Two or three species of spider are endemic to salt lakes in Western Australia. Commonly called Salt Lake Spiders or Salt Lake Wolf Spiders. They include Lycosa alteripa and Lycosa eyrie.
While camping & metal detecting for gold nuggets in the Yalgoo Goldfields of Western Australia, my brother & I were accompanied by Janine Guenther and Jens Mohr, well known German authors & publishers of several superb books on Australian travel, flora & fauna. I have Janine to thank for the great photos of the Salt Lake Spider.
It was the end of summer & the water had evaporated leaving a thick crust of pure white glistening salt crystals over the surface of the lake (Sunglasses were a must). I had heard about salt lake spiders but none of us had ever seen one.
With salt crunching under foot and my inexperience with my new AT Pro detector, causing a constant loud crackling noise in my headphones, optimistically I waved its coil close to the surface of the lake. I first noticed a dead, mummified lizard and thought to myself “Nothing could live here” then I was startled by a sudden movement of something on the salt in front of me. A small creature, alien like, stopped me dead in my tracks, with its aggressive, animated body language.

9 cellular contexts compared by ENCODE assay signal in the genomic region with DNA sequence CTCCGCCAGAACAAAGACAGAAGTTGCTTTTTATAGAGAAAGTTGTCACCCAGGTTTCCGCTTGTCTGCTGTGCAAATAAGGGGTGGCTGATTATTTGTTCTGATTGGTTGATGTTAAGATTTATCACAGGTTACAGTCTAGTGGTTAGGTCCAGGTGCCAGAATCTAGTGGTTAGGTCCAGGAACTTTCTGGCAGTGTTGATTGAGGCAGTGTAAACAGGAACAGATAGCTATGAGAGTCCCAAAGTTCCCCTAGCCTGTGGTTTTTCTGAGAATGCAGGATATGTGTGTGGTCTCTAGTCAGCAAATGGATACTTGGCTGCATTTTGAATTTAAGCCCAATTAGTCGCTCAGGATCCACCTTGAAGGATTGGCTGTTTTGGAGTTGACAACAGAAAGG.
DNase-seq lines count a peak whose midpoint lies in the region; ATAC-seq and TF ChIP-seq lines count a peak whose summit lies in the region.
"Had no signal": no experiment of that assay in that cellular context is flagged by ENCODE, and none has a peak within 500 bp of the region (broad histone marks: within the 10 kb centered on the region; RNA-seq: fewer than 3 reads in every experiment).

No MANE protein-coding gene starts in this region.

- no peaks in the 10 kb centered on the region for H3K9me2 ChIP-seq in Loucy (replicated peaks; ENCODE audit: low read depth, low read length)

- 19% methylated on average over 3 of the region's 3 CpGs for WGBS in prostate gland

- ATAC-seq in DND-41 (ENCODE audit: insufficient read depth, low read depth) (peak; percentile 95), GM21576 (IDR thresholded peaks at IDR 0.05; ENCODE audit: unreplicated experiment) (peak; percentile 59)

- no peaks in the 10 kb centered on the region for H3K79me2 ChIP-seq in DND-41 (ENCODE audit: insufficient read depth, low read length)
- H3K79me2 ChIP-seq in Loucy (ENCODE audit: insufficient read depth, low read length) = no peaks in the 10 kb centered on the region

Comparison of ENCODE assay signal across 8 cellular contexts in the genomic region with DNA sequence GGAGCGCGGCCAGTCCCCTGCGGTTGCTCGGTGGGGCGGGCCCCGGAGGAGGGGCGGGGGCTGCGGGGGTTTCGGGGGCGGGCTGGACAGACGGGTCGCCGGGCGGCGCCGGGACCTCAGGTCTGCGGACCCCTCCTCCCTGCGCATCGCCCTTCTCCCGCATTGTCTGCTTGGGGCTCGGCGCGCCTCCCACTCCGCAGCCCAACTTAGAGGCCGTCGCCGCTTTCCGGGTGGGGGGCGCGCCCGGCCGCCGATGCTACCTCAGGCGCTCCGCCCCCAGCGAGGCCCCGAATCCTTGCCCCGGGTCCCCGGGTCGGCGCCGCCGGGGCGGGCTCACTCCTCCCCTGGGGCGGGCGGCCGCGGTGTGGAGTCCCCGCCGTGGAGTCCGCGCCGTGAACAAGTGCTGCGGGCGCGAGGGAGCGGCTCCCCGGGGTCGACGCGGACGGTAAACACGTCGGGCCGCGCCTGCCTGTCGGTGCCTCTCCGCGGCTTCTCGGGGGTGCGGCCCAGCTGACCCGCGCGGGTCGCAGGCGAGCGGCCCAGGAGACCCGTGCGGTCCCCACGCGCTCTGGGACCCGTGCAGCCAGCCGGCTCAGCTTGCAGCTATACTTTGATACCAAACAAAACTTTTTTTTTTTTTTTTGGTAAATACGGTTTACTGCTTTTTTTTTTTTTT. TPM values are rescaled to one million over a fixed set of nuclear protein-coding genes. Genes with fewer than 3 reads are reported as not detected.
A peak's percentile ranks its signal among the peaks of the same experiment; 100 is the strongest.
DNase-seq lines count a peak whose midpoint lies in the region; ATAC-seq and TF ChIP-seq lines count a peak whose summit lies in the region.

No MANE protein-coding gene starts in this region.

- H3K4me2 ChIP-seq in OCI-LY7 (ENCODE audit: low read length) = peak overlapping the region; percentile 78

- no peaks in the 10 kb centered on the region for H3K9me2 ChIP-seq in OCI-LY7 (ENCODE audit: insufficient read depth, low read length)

While standing its ground and looking me defiantly in the eye, it stood up and threw its front legs, like arms up in the air, waving at me to stop me from proceeding. When I poked toward it with the detector it leaped twenty or thirty centimetres (12in) and grabbed onto the coil.
I do not suffer from Arachnophobia and little guys don’t usually scare me, but this one certainly startled me and I quickly flicked it off. Later we found a web covered entrance to a burrow in the salt covered mud, presumably the ‘nest’ of the Hairy, Scary, Salt Lake Spider.
.....before you ask "No I did not find any gold on that particular trip"
For photos of the Salt Lake Spider http://beachcomber-contractor.weebly...detecting.html